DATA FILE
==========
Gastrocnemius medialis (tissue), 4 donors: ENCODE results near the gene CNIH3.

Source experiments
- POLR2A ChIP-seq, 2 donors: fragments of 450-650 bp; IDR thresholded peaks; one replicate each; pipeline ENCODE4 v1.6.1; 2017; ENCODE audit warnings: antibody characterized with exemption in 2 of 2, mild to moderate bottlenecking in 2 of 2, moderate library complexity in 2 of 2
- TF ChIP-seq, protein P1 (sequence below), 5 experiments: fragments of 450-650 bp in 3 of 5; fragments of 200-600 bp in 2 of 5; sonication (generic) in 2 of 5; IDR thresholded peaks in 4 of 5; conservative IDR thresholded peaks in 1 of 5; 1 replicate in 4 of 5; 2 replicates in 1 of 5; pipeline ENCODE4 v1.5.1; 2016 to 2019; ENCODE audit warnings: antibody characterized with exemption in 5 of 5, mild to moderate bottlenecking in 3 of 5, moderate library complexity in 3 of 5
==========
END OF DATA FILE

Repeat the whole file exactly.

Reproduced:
Gastrocnemius medialis (tissue), 4 donors: ENCODE results near the gene CNIH3.

Source experiments
- POLR2A ChIP-seq, 2 donors: fragments of 450-650 bp; IDR thresholded peaks; one replicate each; pipeline ENCODE4 v1.6.1; 2017; ENCODE audit warnings: antibody characterized with exemption in 2 of 2, mild to moderate bottlenecking in 2 of 2, moderate library complexity in 2 of 2
- TF ChIP-seq, protein P1 (sequence below), 5 experiments: fragments of 450-650 bp in 3 of 5; fragments of 200-600 bp in 2 of 5; sonication (generic) in 2 of 5; IDR thresholded peaks in 4 of 5; conservative IDR thresholded peaks in 1 of 5; 1 replicate in 4 of 5; 2 replicates in 1 of 5; pipeline ENCODE4 v1.5.1; 2016 to 2019; ENCODE audit warnings: antibody characterized with exemption in 5 of 5, mild to moderate bottlenecking in 3 of 5, moderate library complexity in 3 of 5